Two people were feared dead and two others seriously injured after a man apparently set himself on fire aboard a moving shinkansen bullet train in Japan on Tuesday.
"We have been informed that there was a passenger in a car on the train who covered him or herself with oil and set it on fire," a spokesman for operator JR Central told AFP.
The Yomiuri Shimbun daily said a blast was heard from a toilet stall, with the emergency bell pressed soon afterward, which brought the train to a halt.
Media reported that the driver of the train found the still-burning body of a man after the emergency stop.
The train — a super-fast Nozomi bullet train — was travelling from Tokyo towards Osaka, reportedly with around 1,000 passengers on board, when the fire broke out near Odawara, southwest of Tokyo.
"We received information indicating that a fire broke out near a toilet and two people were in cardiopulmonary arrest," a spokesman for Odawara Fire Department said.
"Other passengers were also injured," he said, adding that two were in a serious condition.
NHK reported the two people feared dead were found on the floor of the first car, but at opposite ends of the carriage.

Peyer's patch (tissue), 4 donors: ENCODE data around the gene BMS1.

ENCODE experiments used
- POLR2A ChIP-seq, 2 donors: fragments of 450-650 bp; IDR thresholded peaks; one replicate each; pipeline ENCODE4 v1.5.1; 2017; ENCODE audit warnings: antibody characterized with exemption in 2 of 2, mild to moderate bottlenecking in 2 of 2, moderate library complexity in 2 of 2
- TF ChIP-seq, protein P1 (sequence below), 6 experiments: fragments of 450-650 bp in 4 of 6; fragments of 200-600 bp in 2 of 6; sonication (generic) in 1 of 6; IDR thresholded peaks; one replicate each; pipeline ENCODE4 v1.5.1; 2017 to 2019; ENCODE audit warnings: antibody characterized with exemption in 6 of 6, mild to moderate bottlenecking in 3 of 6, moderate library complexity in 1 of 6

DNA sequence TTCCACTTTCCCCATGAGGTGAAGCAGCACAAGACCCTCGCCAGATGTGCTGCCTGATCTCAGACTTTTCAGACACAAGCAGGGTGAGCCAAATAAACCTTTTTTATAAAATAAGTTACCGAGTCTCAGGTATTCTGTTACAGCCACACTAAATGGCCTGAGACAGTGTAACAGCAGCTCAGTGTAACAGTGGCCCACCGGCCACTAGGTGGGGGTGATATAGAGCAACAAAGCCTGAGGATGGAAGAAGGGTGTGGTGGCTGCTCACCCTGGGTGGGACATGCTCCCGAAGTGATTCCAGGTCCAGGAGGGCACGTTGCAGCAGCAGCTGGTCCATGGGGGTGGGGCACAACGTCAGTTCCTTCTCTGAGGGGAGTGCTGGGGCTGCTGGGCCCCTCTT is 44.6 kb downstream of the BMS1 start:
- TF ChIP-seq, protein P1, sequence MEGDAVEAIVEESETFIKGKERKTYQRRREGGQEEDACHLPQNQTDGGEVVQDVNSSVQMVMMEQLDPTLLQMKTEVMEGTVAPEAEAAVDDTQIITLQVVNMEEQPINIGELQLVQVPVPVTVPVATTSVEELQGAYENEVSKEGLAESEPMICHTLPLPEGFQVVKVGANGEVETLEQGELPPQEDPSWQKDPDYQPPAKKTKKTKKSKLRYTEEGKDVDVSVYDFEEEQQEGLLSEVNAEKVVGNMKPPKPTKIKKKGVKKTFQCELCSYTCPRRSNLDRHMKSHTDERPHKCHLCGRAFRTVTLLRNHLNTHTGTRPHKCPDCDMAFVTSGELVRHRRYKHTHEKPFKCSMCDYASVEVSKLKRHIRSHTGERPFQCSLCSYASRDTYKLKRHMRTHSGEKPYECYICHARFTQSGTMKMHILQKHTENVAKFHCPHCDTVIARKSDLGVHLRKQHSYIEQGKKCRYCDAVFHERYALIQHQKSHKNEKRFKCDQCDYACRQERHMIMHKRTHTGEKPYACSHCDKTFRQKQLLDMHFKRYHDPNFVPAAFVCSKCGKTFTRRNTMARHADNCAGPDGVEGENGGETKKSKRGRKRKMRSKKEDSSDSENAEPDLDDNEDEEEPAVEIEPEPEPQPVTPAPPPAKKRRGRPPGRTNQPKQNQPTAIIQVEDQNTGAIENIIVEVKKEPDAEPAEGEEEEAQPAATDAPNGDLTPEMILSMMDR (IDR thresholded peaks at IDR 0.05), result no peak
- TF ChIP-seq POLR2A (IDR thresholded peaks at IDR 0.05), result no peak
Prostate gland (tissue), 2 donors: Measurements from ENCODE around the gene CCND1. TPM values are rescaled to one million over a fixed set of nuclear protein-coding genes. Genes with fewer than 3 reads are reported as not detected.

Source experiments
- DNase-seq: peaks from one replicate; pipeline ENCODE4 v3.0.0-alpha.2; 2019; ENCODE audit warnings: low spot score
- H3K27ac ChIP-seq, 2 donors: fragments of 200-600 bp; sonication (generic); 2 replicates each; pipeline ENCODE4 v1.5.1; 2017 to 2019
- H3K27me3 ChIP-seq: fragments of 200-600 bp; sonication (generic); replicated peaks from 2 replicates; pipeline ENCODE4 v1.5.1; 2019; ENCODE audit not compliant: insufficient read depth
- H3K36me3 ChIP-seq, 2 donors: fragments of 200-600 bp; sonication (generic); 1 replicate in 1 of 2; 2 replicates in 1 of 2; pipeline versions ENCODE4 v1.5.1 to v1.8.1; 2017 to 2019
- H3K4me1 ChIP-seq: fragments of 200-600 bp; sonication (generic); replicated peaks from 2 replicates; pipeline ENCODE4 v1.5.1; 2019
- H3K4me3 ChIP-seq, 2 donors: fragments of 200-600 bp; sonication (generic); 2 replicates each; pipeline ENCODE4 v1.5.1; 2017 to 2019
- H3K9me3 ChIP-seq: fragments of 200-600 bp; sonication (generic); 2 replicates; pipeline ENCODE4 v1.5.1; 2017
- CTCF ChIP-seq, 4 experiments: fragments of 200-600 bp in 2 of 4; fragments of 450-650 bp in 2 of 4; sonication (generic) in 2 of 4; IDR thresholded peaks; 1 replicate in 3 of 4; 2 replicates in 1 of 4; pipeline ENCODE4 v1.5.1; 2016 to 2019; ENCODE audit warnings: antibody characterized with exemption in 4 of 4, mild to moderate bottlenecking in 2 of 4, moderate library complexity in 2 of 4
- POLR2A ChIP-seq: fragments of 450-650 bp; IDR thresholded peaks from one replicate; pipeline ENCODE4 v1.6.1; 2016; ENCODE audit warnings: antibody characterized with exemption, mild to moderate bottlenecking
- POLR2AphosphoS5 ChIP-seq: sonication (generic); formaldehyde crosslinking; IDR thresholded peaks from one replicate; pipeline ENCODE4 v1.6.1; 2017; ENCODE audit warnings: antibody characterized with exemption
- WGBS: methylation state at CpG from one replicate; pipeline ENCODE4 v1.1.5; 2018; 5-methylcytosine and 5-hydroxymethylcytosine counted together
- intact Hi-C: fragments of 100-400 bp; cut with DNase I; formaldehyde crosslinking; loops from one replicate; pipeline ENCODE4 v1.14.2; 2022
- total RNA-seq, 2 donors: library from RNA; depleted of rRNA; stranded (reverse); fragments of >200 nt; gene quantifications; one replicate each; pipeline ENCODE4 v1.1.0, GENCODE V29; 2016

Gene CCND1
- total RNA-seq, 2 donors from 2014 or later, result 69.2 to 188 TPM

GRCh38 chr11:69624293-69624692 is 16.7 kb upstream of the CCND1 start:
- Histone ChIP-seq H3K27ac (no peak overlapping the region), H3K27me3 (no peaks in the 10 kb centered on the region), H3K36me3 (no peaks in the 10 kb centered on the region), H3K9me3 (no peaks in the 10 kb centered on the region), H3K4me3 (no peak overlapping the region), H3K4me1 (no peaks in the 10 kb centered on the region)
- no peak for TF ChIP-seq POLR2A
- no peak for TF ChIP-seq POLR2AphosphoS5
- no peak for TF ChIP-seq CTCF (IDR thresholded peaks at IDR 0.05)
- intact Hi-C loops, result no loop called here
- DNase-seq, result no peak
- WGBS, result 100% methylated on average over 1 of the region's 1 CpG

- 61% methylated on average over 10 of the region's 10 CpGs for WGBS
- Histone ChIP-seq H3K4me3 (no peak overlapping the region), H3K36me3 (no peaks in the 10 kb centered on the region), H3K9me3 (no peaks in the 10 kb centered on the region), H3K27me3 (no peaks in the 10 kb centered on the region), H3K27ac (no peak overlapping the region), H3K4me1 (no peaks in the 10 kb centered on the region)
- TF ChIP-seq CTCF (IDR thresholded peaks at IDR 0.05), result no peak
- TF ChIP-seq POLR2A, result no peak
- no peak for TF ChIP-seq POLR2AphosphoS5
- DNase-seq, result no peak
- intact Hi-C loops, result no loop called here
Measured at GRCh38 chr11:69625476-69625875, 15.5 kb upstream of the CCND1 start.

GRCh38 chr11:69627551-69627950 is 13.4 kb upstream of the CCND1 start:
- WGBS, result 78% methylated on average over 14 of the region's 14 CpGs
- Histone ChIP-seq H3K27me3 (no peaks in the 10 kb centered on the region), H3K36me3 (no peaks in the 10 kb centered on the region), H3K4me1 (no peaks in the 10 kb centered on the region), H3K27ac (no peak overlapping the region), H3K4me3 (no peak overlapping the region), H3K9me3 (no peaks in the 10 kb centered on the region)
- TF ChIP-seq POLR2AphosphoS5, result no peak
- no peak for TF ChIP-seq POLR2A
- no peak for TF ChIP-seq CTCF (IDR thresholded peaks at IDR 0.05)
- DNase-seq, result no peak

TV Asahi said the second person found lying on the floor was a woman who had been overcome by smoke.
The network said the number of injured people was expected to rise as first responders treated more and more people suffering from the effects of smoke inhalation.
The fire erupted at around 11:30 am (0230 GMT) when the train was about 70 kilometres (45 miles) from the capital.
Television pictures showed all the doors on the stationary train were open and passengers were being carried out on stretchers.
Prime Minister Shinzo Abe set up a task force to respond to the incident, TV networks said.
Japan\’s ultra-efficient shinkansen train network connects cities along the length and breadth of the country.
Despite the huge volume of passengers it serves, the network operates with an enviable punctuality rate. It also has an unparalleled safety record, with no one ever having been killed in a crash in its half century of service.
The first service connecting Tokyo and the western commercial hub of Osaka, some 500 kilometres away, began in 1964, as Japan prepared to host the Olympic Games.
An average of more than 400,000 passengers use the service daily, travelling at speeds of up to 285 kilometres per hour, with around 300 trains running in both directions each day.
When the system marked its 50th anniversary last year, the Tokyo-Osaka line had carried a total of 5.6 billion passengers, with trains travelling a cumulative 2 billion kilometres, enough to circle the globe 50,000 times.